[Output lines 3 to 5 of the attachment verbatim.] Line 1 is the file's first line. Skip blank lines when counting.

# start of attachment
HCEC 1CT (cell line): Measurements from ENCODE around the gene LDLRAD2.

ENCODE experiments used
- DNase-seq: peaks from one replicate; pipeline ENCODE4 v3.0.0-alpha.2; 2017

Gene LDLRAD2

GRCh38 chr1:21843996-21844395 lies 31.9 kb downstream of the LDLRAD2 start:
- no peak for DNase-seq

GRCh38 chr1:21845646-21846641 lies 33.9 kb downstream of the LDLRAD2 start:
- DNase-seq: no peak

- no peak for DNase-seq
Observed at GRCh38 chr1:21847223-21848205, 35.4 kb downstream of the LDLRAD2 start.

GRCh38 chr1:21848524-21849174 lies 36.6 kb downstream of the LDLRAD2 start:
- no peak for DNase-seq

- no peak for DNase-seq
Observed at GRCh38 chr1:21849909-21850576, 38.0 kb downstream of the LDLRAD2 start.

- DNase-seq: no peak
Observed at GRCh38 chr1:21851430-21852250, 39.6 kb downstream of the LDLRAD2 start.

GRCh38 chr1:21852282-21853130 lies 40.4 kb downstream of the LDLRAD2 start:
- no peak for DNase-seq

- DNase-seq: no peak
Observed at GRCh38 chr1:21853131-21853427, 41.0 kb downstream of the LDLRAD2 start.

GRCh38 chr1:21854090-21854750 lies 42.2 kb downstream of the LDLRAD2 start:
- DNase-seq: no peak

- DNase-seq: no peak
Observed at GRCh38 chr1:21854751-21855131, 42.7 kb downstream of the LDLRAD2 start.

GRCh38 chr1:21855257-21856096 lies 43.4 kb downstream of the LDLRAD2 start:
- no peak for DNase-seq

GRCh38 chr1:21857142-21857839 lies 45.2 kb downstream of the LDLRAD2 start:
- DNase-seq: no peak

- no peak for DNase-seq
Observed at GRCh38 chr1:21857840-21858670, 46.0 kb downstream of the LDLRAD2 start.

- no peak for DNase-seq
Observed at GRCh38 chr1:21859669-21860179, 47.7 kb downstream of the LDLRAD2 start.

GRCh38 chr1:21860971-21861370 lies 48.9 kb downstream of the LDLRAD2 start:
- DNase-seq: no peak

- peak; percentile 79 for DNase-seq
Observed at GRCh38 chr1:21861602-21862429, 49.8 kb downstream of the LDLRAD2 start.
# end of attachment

- DNase-seq: peaks from one replicate; pipeline ENCODE4 v3.0.0-alpha.2; 2017

Gene LDLRAD2

GRCh38 chr1:21843996-21844395 lies 31.9 kb downstream of the LDLRAD2 start: